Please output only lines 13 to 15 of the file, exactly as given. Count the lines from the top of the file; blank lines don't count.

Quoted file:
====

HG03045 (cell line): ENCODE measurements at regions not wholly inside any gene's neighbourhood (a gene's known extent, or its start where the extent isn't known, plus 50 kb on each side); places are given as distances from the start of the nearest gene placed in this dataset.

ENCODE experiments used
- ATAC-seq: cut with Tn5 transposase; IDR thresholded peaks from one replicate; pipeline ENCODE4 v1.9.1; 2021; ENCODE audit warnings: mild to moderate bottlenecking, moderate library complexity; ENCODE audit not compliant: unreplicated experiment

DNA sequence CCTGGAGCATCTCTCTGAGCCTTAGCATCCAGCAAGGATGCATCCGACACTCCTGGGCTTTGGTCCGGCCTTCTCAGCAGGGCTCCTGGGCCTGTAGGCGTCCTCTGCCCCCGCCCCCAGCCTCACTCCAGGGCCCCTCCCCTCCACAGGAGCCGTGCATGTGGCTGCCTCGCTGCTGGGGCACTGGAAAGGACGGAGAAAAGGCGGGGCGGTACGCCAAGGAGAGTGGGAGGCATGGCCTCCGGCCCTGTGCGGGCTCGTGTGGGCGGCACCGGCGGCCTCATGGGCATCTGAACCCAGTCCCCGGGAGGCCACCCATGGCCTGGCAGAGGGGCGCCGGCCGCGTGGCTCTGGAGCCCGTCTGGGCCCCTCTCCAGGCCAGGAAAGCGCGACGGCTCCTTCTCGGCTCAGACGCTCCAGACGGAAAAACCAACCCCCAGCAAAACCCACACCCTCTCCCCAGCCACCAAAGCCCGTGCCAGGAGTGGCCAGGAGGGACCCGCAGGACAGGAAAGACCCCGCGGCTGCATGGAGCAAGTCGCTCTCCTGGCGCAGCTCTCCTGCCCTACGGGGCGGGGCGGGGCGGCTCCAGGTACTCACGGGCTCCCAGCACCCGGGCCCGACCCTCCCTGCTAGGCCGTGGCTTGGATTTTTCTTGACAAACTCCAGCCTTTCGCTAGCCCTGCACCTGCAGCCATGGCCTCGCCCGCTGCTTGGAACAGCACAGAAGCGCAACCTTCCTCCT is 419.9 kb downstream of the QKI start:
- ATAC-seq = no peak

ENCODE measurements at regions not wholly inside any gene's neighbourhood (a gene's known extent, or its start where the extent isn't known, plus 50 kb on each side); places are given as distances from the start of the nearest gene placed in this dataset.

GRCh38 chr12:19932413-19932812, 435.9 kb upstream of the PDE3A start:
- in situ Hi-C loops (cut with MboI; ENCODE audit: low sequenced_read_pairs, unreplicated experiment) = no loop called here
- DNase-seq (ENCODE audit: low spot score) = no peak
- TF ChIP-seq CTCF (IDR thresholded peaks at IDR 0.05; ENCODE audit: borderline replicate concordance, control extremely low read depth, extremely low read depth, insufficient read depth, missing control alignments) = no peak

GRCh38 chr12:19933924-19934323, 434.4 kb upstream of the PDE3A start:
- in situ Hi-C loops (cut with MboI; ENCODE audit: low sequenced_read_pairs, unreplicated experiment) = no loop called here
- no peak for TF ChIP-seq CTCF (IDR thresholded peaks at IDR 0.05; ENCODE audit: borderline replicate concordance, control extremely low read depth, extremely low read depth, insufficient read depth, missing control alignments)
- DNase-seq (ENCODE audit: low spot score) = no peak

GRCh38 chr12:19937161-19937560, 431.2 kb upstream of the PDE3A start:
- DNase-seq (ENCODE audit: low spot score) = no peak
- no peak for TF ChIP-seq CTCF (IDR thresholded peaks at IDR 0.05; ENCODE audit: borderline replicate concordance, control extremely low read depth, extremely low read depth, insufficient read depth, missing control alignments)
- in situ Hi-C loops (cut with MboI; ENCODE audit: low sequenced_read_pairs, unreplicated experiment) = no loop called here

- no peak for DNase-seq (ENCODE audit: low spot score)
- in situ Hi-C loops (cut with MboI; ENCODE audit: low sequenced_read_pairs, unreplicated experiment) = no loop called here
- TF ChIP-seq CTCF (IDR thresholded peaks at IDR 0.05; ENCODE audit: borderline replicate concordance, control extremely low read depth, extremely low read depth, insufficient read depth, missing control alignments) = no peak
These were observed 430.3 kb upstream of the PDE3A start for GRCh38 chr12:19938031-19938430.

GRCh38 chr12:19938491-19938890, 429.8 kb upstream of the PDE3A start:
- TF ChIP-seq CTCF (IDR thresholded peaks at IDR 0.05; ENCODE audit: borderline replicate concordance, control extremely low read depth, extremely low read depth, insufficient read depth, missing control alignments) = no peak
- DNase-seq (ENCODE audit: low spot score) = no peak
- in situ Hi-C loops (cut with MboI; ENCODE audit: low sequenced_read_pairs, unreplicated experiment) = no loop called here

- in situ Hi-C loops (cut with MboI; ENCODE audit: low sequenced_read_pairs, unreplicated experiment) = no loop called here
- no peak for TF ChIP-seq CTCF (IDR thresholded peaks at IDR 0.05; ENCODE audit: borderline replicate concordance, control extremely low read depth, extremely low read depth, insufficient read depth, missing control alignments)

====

- no peak for TF ChIP-seq CTCF (IDR thresholded peaks at IDR 0.05; ENCODE audit: borderline replicate concordance, control extremely low read depth, extremely low read depth, insufficient read depth, missing control alignments)
- DNase-seq (ENCODE audit: low spot score) = no peak

GRCh38 chr12:19937161-19937560, 431.2 kb upstream of the PDE3A start: